Amid talks of its redevelopment, the hulking Frankford Chocolate Factory on Washington Avenue has now earned a spot on the National Register of Historic Places.
The building at 2101 Washington Avenue, which does not have local historic designation, was placed on the register on December 22, 2017. While the designation means the old factory can now take advantage of the federal Historic Tax Credit, it does not place any restrictions on the property “up to destruction”—i.e. it is not protected from demolition.
Demolition isn’t in the future of the factory at the moment, anyway. The nomination and subsequent historic designation comes at a time when the Graduate Hospital neighborhood and the factory’s owners are considering the next phase of the Frankford Chocolate Factory’s life. A couple of public meetings have been held, with the last one offering up suggestions to bring apartments, townhouses, and retail to the property.
But while most people know the building’s history as home to the Frankford Chocolate Factory, once the largest producer of chocolate bunnies, the nomination by Kevin McMahon of Powers & Company revealed that the factory was first one of the largest wallpaper factories in the country.
Today, the painted sign on the front of the property reads “Frankford Chocolate & Candy Company.” But when the first portion of the factory was built in 1865, it served as home of the Howell & Brothers Paper Hangings Manufactory.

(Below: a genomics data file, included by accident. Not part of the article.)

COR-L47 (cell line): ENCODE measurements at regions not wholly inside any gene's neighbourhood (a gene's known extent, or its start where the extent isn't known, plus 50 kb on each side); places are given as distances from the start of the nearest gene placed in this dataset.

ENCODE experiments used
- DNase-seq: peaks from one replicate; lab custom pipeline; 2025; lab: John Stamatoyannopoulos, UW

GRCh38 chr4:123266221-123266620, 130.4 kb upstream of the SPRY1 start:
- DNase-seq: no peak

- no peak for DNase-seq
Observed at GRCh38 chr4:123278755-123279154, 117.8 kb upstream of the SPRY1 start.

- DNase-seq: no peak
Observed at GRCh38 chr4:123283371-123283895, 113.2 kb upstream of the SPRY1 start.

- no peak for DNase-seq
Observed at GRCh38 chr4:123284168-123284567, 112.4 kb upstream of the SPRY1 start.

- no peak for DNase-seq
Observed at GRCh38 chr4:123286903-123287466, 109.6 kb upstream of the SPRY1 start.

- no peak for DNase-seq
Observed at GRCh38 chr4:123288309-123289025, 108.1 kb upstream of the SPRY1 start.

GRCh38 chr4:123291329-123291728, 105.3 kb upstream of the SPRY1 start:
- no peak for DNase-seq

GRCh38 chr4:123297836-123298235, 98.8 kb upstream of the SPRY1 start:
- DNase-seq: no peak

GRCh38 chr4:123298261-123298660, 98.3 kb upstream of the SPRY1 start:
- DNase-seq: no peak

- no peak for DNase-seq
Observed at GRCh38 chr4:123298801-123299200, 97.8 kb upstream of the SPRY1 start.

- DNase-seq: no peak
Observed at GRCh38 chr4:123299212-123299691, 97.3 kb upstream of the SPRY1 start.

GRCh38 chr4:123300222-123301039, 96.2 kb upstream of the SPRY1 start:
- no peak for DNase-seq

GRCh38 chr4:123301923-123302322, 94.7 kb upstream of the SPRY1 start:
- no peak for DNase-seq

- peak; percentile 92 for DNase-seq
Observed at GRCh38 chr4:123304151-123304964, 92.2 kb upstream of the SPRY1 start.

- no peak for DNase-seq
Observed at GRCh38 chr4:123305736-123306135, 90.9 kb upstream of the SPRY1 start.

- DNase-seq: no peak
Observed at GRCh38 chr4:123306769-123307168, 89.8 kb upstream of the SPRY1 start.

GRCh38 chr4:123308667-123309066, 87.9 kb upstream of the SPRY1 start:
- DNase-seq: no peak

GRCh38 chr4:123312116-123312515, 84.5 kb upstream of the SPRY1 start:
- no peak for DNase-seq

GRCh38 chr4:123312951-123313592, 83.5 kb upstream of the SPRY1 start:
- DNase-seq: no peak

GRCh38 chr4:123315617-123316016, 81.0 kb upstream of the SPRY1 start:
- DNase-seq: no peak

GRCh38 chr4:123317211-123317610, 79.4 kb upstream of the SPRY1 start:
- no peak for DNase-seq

Its history as this wallpaper company’s home is what makes the building historically significant, McMahon wrote:
By virtue of the company’s immense output, its early adoption of steam-powered machinery, and its regular participation in both national and international expositions, Howell & Brothers became one of the best-known names in wallpaper during this period. Produced in vast quantities of fifty million yards or more annually, Howell wallpaper could be found in countless homes and many landmarks throughout the United States. As a result, the thousands of wallpaper patterns the company produced between 1865 and 1900, designed largely in-house, helped set the tone for interior design in the United States during the Victorian period.
After Howell & Brothers dissolved, the factory served as home to the American Can Company, the John Wanamaker Department Store’s furniture warehouse, and ultimately, the Frankford Chocolate & Candy Company.
The historic designation means that whatever future development happens at the factory will qualify for a 20 percent tax credit. The credit would be stretched over five years instead of all at once, however, as a result of the new tax bill.